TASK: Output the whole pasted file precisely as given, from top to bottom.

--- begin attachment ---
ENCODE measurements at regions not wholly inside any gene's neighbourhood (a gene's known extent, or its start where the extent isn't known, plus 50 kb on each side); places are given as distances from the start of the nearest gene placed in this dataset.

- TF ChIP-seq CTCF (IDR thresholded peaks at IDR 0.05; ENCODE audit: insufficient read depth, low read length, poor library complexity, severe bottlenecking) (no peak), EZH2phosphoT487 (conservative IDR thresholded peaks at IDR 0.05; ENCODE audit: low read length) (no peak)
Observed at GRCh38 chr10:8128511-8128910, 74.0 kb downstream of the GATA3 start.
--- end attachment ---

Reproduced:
ENCODE measurements at regions not wholly inside any gene's neighbourhood (a gene's known extent, or its start where the extent isn't known, plus 50 kb on each side); places are given as distances from the start of the nearest gene placed in this dataset.

- TF ChIP-seq CTCF (IDR thresholded peaks at IDR 0.05; ENCODE audit: insufficient read depth, low read length, poor library complexity, severe bottlenecking) (no peak), EZH2phosphoT487 (conservative IDR thresholded peaks at IDR 0.05; ENCODE audit: low read length) (no peak)
Observed at GRCh38 chr10:8128511-8128910, 74.0 kb downstream of the GATA3 start.